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Mămăligă ( ; , , , , "cornmeal mush") is a dish made out of yellow maize traditional for Romaniamarker, Moldovamarker and Ukrainemarker. It is better known to the rest of the world in its Italian form - polenta.

Historically a peasant food, it was often used as a substitute for bread or even as a staple food in the poor rural areas. However, in the last decades it has emerged as an upscale dish available in the finest restaurants.

Traditionally, mămăliga is cooked by boiling water, salt and cornmeal in a special-shaped cast iron pot called ceaun or tuci. When cooked peasant-style and used as a bread substitute, mămăliga is supposed to be much thicker than the regular Italian polenta to the point that it can be cut in slices, like bread. When cooked for other purposes, mămăliga can be much softer, sometimes almost to the consistency of porridge. Because mămăliga sticks to metal surfaces, it can be cut with a string into slices, and is eaten by holding it with the hand, just like bread would be.

Mămăliga is often served with sour cream and cheese on the side (mămăliguta cu brânză şi smântână) or crushed in a bowl of hot milk (mămăliguta cu lapte). Sometimes slices of mămăligă are pan-fried in oil or in lard, the result being a sort of corn pone.

Since mămăliga can be used as an alternate for bread in many Romanian and Moldovan dishes, there are quite a few which are either based on mămăligă, or include it as an ingredient or side dish. Arguably, the most popular of them is sarmale (a type of cabbage rolls) with mămăligă.

Its analogue in Bulgariamarker is called kachamak ( ) and is served mainly with white brine cheese (сирене; sirene) or fried pieces of pork fat with parts of the skin (пръжки; prăzhki).

Another very popular Romanian dish based on mămăliga is called bulz, and consists of balls of mămăligă filled with cheese and butter and roasted in the oven.

Balmoş (sometimes spelled balmuş) is another mămăligă-like traditional Romanian dish, but is more elaborate. Unlike mămăligă (where the cornmeal is boiled in water) when making balmoş the cornmeal must be boiled in sheep milk. Other ingredients, such as butter, sour cream, telemea (a type of feta cheese), caş (a type of fresh curdled ewe cheese without whey, which is sometimes called "green cheese" in English), urdă (a type of curdled cheese obtained by boiling and curdling the whey left from caş), etc., are added to the mixture at certain times during the cooking process. It is a specialty dish of the Romanian of old shepherds, and nowadays very few people still know how to make a proper balmoş.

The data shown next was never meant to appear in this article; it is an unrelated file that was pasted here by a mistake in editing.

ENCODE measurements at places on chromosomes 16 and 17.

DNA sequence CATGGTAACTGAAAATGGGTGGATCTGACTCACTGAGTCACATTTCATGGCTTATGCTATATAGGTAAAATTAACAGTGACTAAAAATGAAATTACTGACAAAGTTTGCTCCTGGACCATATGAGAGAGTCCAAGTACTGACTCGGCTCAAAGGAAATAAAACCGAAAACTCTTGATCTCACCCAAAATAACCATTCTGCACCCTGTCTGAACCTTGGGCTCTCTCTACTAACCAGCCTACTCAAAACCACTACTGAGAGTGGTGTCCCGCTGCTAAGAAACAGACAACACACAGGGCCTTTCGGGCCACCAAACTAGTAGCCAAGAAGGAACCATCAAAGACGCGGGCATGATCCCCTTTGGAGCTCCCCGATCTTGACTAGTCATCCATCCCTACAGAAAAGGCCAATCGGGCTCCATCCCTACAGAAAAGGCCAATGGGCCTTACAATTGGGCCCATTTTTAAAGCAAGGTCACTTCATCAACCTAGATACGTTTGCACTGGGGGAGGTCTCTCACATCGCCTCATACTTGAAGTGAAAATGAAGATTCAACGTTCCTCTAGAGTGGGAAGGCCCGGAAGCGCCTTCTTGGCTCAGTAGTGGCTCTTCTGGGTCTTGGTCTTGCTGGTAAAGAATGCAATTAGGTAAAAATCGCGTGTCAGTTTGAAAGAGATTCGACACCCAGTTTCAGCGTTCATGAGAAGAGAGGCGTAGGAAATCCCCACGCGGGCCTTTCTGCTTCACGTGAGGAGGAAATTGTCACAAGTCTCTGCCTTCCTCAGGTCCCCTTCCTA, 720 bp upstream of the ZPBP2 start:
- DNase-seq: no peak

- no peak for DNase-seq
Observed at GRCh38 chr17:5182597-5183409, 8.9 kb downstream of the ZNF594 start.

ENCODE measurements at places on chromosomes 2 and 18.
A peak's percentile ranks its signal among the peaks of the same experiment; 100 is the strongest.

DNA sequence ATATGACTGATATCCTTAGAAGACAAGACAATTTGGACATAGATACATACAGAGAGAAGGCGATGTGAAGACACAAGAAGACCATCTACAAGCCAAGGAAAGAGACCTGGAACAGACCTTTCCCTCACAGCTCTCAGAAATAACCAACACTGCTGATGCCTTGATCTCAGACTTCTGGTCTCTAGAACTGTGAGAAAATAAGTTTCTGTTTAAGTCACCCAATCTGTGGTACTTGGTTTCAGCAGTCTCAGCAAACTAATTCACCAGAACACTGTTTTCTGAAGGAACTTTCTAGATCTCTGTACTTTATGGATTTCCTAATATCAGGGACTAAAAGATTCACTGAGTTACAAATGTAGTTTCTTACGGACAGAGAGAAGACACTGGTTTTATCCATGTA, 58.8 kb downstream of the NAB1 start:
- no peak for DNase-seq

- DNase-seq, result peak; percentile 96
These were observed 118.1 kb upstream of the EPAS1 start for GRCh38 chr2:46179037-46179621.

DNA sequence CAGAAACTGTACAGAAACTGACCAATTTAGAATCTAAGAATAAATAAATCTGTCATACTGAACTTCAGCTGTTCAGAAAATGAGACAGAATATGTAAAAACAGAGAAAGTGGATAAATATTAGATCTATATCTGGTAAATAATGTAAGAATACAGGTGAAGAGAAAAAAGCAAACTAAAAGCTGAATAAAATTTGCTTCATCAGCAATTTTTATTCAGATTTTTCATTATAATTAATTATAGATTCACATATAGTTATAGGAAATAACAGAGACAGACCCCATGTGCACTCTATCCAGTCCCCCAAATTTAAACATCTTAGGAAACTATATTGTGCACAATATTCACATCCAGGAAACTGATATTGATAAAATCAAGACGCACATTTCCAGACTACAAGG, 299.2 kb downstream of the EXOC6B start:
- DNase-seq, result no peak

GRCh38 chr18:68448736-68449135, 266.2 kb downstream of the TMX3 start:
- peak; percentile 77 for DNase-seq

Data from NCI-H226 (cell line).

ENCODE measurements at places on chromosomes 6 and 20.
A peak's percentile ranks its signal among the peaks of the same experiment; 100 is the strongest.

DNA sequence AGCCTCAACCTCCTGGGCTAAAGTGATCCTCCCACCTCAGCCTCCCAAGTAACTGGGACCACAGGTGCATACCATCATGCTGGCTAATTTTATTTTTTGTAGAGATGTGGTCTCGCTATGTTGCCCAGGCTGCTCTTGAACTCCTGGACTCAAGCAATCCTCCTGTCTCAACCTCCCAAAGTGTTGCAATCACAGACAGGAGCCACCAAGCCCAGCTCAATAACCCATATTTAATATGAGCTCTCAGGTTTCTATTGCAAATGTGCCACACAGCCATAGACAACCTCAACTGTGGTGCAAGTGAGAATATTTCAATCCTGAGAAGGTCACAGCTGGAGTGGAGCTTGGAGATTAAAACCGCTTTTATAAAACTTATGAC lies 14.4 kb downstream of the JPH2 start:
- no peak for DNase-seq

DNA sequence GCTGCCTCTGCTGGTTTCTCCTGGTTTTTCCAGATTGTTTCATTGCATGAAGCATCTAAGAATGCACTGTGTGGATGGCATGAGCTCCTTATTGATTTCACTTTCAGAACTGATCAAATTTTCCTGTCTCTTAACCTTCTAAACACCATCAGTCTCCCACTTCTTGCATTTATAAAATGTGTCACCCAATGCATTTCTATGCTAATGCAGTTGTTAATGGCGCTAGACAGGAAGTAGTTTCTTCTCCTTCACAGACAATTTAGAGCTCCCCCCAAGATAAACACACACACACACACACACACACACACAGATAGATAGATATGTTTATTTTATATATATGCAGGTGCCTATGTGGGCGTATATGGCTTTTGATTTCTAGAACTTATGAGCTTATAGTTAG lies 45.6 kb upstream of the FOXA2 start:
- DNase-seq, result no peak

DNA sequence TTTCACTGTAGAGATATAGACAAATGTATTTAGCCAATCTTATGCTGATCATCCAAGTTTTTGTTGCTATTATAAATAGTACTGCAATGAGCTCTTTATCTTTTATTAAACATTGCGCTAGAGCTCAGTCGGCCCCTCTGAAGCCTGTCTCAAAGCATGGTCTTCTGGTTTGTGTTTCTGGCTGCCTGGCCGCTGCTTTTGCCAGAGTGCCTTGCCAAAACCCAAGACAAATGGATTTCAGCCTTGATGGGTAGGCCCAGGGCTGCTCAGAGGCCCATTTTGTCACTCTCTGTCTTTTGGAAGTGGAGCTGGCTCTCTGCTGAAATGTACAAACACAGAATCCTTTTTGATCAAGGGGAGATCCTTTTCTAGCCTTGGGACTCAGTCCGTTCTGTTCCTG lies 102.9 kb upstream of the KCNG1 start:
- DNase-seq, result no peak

Mămăligă is a versatile food: various recipes of mămăligă-based dishes may include milk, butter, various types of cheese, eggs, sausages (usually fried, grilled or oven-roasted), bacon, mushrooms, ham, fish etc. Mămăliga is a fat-free, cholesterol-free, high-fiber food. It can be used as a healthy alternative to more refined carbohydrates such as white bread, pasta or hulled rice.


  • A gruel made of cornmeal, water, milk, butter, salt and sugar is called in Romanian cir de mămăligă. If it is exceedingly thin and made only of cornmeal, water and salt it is called mieşniţă.
  • Depending on the context, mălai is the Romanian word for either:
    • The Romanian version of cornmeal
    • Any type of cereals or edible grains (much like the English corn), but this use of the word is becoming increasingly obsolete
  • Corn flour (i.e., maize flour) is called in Romanian mălai or făină de mălai.
  • Before the arrival of maize in Eastern Europe, mămăligă was made of millet flour, but nowadays millet mămăligă is no longer made.
  • It is necessary to exercise caution when preparing. There is a risk of splattering and it is extremely hot, and can cause burns.

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